Curtis Lab


The prevalence of rickettsial and ehrlichial organisms in Amblyomma americanum ticks collected from Ohio and surrounding areas between 2000 and 2010
Robert R. Fitak, Daryl J. Kelly, Mary K. Daniels, Ju Jiang, Allen L. Richards, Paul A. Fuerst. Ticks and Tick-borne Diseases. 2014. DOI: 10.1016/j.ttbdis.2014.06.005

Abstract
The lone star tick, Amblyomma americanum, feeds upon a variety of hosts and is a known vector of several human pathogens. In Ohio, populations of A. americanum have been expanding their range and increasing in abundance and distribution, thereby elevating the public health concerns regarding bites from this species. We used a set of PCR assays to detect the presence of ehrlichial and rickettsial species in A. americanum ticks submitted to the Ohio Department of Health Zoonotic Disease Program over an 11-year period (2000-2010). We did not detect the presence of known pathogens Rickettsia rickettsii or Ehrlichia chaffeensis, but we did identify the presence of two other bacterial species: ‘Candidatus Rickettsia amblyommii’, and Ehrlichia sp. Panola Mountain. ‘Candidatus R. amblyommii’ was the most common species identified (30.2%), whereas the ehrlichiae was quite rare (0.6%). With growing evidence implicating both ‘Candidatus Rickettsia amblyommii’ and Ehrlichia sp. Panola Mountain in mild to moderate human disease, our results support the importance of continued monitoring of A. americanum ticks for the presence of potential pathogens.

Fuerst Lab


Genetic analysis among environmental strains of Balamuthia mandrillaris recovered from an artificial lagoon and from soil in Sonora, Mexico

Luis Fernando Lares-Jiménez, Gregory C. Booton, Fernando Lares-Villa, Carlos Arturo Velázquez-Contreras, Paul A. Fuerst. Experimental Parasitology. 2014. DOI: 10.1016/j.exppara.2014.07.007

Abstract

Since the first report of Balamuthia mandrillaris as a causative agent of granulomatous amoebic encephalitis in humans, the environmental niche of this amoeba was assumed to be restricted to soil and dust. A single isolation from water was recently made independently by us from Northern Mexico. Now we report the isolation of 8 new strains of B. mandrillaris from Mexico. This continues the pattern of an excess of isolates from North America, compared to other parts of the world. All of the new isolates are environmental isolates, 7 from water samples and one from soil. The identity of each isolate was confirmed by PCR and by examining the sequences of the mitochondrial 16S-like rRNA gene. Success in amplification was determined using comparisons of amplifications of DNA from the strain CDC: V039 and the water strain (ITSON-BM1) as positive controls. The DNA sequences of the new isolates were compared to older strains from clinical cases using phylogenetic analysis, showing very high sequence similarity. The similarity among the new isolates and with previous clinical and environmental isolates of B. mandrillaris was also examined using biochemical and immunological studies. High homogeneity of total protein products, and similarity in antigenic moiety among the eight new isolates and two controls was found. Taken together, the molecular and biochemical studies indicate very low levels of genetic variation within B. mandrillaris.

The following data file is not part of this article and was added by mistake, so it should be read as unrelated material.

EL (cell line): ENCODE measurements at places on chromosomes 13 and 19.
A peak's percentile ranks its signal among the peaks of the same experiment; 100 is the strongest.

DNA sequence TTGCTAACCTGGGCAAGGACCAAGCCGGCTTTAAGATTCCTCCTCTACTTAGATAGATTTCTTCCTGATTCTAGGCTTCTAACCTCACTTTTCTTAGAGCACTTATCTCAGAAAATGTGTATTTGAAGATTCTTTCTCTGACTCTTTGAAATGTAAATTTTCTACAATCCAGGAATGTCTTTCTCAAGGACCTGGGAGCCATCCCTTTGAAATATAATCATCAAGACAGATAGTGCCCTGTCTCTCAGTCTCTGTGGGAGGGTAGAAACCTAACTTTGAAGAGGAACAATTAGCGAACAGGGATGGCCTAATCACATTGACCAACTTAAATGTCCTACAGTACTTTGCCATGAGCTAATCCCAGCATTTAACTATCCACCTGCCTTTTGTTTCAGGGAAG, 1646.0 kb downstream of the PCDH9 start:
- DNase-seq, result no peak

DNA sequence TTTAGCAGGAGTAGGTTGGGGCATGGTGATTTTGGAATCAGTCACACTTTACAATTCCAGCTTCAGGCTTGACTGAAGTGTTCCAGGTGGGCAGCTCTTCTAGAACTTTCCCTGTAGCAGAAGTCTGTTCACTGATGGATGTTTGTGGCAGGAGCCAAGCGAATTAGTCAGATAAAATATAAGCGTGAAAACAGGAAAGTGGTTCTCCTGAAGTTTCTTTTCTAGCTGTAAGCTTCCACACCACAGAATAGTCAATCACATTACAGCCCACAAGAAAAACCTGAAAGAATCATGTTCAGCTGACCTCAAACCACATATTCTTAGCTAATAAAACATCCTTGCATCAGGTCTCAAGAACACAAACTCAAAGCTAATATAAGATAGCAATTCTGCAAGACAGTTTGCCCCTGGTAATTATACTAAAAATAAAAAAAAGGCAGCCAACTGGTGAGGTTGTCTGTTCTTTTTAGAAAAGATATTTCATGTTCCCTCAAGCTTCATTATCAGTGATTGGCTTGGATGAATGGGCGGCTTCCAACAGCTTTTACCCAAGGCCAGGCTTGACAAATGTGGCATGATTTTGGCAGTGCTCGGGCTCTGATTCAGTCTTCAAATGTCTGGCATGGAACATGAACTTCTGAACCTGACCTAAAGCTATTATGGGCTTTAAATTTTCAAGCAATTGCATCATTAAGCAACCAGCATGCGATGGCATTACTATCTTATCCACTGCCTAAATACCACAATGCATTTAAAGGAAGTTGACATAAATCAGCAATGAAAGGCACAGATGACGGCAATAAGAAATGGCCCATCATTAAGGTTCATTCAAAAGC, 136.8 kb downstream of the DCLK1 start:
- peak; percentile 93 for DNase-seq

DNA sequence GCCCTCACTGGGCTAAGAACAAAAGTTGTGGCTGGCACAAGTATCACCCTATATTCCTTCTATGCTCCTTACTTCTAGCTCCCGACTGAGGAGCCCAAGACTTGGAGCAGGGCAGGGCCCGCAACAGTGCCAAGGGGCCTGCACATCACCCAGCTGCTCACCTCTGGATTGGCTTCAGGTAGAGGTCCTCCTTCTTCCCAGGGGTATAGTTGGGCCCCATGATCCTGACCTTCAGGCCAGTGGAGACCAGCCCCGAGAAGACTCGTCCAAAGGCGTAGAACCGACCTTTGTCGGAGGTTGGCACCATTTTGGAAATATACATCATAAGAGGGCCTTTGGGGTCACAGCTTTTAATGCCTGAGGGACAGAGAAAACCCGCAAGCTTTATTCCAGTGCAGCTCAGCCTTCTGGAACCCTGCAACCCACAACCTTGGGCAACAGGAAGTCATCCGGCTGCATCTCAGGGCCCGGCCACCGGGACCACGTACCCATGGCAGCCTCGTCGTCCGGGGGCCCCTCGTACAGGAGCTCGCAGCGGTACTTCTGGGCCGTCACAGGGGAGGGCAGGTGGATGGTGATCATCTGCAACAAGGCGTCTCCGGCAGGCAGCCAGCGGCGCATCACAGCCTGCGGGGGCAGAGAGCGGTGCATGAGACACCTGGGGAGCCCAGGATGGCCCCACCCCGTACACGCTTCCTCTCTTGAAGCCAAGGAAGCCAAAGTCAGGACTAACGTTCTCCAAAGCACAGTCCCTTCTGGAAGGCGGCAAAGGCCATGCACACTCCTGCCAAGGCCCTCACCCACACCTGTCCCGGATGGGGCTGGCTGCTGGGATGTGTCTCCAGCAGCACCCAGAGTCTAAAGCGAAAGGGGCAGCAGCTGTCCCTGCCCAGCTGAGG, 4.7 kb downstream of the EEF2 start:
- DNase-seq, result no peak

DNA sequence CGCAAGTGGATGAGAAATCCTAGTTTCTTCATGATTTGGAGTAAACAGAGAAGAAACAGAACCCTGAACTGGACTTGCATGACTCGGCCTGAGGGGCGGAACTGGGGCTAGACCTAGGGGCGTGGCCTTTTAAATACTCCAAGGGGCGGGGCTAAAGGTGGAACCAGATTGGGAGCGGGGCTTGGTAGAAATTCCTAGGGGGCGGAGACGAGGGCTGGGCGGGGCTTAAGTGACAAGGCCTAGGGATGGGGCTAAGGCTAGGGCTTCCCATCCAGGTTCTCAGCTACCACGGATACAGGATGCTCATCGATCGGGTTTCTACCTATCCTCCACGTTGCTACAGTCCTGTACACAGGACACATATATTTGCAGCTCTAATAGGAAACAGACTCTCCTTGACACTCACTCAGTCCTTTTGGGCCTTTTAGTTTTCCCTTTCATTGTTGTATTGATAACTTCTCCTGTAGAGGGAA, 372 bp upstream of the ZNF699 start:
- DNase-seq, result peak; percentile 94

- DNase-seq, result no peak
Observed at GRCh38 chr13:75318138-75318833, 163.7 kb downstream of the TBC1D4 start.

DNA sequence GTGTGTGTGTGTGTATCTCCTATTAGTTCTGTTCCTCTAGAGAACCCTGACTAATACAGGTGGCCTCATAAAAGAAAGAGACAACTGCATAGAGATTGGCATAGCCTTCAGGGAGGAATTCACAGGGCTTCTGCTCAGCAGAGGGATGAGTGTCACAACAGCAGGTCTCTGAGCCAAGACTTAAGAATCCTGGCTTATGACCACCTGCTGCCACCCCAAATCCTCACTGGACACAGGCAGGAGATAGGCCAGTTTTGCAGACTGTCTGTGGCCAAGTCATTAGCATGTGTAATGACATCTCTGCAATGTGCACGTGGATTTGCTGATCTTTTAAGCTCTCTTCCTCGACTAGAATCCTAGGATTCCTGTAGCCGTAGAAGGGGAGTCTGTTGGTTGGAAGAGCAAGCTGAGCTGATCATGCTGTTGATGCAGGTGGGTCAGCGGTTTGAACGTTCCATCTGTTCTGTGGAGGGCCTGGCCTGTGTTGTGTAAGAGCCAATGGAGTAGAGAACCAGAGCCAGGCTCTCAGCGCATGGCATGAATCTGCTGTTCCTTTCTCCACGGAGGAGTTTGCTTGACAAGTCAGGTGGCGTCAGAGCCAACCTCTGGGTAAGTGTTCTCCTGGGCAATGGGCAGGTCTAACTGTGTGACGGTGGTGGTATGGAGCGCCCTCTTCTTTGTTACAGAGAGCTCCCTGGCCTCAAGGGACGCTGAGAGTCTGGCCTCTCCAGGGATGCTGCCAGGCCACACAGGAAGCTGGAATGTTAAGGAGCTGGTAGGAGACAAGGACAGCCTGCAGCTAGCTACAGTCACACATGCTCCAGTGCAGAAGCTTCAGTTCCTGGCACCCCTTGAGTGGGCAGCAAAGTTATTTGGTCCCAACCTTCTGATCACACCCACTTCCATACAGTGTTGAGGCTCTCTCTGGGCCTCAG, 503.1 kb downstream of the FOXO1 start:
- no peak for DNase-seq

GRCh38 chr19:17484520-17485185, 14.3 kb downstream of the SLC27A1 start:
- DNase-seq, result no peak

Fuerst Lab


 

Tutor choice and imitation accuracy during song learning in a wild population of the Puget Sound white-crowned sparrow
Douglas A. Nelson, Angelika Poesel. Behavioral Ecology and Sociobiology. August 2014

Abstract
Songbirds learn to sing by modeling their songs on the songs of other males through a process of social learning. Models of social learning predict that animals should be selective in what and when they learn. In this study, we asked whether young males in a wild population of the Puget Sound white-crowned sparrow, Zonotrichia leucophrys pugetensis, were selective in their choice of tutor models and what factors influenced how accurately they imitated tutors’ songs. We first examined two strategies for tutor choice: whether pupils have a conformity bias and/or a preference for high-quality tutors. In keeping with a conformity bias, tutors that sang song types that were relatively common within a radius of about 500 m of their territory were more likely to be imitated than were tutors that sang rarer song types. Most potential tutors were not imitated by pupils. Aspects of tutor quality, such as age, pairing status, and survival to the next year had no effect on whether a tutor’s song was imitated. Secondly, we tested whether pupil repertoire size, pupil quality, and local abundance of tutor models affected the accuracy of song imitations. We found a trade-off between repertoire size and tutor imitation accuracy with males that sang two or more song types developing significantly poorer imitations than males that sang one type. We discuss possible functions of a conformity learning strategy and factors that could produce a trade-off between imitation accuracy and repertoire size.

Borror Lab of Bioacoustics